Believe it or not, a seaside sanctuary with easy freeway access exists in Southern California. San Onofre Bluffs
is its official name, but the 2-mile stretch of remote coast between Orange and San Diego counties is known locally as Trails for the six numbered hiking routes that lead to it. Winding a quarter-mile down 100-foot sandstone cliffs, the paths finally open up onto the strand and a wonderfully personal panorama of the Pacific. While Trails itself often has surfable waves, the crowds are drawn to the more popular Old Man’s and Trestles surf spots farther north. The beach is shielded by walls of rock from most sightlines atop the bluffs, where both parking and rudimentary camping are available. It is so secluded, in fact, that Trail 6 leads to a spot famous for full moon sightings during the day (a.k.a., nude sunbathing). Nudity is prohibited in all areas of San Onofre State Beach and rangers do issue citations, so be forewarned if you opt to bask in the buff!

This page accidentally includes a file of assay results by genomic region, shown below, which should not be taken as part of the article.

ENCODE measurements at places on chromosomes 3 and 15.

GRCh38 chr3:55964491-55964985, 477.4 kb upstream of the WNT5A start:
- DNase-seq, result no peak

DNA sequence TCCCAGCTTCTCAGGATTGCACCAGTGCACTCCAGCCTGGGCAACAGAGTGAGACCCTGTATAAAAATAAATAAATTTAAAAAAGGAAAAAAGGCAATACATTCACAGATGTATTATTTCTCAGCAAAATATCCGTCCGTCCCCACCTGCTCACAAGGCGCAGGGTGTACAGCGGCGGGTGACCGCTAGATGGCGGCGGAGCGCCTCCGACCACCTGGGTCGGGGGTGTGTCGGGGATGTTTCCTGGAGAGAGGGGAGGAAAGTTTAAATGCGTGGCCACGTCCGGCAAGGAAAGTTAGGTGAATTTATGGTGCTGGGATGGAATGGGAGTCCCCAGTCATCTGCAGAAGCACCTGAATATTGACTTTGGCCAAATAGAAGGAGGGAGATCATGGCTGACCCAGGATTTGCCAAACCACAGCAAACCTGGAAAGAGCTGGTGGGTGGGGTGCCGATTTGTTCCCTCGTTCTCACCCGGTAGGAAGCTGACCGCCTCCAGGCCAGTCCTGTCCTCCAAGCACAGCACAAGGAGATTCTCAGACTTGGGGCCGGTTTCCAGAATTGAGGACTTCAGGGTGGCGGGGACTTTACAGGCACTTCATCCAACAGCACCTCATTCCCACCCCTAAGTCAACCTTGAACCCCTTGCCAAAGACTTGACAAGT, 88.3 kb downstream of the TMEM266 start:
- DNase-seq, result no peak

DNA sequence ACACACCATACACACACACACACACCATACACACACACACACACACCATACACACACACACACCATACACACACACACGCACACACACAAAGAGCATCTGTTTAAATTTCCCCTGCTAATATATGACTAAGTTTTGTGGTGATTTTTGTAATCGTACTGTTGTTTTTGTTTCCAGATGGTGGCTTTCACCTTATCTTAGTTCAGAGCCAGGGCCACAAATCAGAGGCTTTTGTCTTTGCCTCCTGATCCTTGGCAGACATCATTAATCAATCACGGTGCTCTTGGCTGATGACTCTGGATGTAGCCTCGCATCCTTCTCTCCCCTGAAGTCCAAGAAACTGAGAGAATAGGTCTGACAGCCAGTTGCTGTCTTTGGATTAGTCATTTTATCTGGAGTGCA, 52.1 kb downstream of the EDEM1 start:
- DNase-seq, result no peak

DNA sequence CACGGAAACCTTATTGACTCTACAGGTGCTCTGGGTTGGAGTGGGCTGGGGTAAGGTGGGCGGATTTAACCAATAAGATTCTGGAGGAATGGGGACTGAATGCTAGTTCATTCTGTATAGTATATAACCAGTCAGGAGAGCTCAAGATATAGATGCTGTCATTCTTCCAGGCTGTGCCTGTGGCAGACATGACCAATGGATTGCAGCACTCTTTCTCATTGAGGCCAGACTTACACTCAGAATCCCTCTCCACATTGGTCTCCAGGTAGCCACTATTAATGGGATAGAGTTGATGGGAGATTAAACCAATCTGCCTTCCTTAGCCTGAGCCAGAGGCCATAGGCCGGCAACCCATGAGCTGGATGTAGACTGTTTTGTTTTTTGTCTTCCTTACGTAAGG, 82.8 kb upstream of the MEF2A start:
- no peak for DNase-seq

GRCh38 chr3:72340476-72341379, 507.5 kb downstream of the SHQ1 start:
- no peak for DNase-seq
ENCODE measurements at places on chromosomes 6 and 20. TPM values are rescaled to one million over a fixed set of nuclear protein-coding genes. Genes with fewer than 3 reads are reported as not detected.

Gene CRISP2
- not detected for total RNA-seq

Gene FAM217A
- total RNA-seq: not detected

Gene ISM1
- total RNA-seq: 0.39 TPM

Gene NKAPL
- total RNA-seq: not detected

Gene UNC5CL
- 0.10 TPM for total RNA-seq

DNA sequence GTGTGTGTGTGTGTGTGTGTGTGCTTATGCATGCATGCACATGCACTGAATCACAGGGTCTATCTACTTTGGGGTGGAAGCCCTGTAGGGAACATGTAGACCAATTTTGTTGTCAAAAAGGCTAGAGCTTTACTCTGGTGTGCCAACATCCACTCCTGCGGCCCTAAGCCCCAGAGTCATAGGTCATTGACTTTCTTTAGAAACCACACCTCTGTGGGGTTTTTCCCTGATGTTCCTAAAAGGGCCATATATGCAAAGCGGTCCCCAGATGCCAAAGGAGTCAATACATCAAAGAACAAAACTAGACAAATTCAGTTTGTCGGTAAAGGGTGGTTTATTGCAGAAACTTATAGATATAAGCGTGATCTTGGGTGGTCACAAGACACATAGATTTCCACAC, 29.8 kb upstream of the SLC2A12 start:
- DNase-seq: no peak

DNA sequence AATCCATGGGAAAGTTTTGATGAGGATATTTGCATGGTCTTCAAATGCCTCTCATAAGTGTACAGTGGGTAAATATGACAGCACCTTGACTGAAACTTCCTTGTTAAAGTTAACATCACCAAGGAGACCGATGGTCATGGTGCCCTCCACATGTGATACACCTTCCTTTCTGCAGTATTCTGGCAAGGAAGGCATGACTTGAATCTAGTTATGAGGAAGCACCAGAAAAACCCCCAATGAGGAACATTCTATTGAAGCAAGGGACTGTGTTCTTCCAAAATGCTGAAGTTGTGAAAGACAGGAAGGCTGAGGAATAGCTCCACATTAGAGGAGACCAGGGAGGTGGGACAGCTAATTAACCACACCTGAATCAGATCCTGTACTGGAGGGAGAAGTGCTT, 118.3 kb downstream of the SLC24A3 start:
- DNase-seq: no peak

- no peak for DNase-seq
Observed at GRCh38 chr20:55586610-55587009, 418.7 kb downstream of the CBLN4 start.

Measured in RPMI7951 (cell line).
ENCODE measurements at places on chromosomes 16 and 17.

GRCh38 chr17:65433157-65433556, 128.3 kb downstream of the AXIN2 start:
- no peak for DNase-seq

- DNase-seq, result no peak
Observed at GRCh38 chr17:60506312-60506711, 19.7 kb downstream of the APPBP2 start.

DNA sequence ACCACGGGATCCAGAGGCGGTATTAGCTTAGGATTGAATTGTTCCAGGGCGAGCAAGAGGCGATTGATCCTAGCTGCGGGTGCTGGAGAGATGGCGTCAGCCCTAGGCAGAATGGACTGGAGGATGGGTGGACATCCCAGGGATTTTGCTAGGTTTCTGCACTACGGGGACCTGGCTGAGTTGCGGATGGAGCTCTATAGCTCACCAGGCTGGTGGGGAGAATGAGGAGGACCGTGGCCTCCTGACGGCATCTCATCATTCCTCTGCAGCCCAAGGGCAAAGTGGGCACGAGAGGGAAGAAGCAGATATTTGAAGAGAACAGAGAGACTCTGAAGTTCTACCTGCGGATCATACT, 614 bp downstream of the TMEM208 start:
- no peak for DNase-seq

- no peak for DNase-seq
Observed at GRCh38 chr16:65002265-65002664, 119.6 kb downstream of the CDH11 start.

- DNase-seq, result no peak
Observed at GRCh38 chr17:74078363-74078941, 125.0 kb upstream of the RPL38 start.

Take the Basilone Rd. exit off the I-5 just south of San Clemente. Follow campground signs on the access road past the San Onofre Nuclear Generating Station for three quarters of a mile to the gate house. (This is a good place to view one of California’s most famous longboard surfing locations.) Parking is $15 per day. Here’s a map. Trails 1 and 6 are dog-friendly, on leash.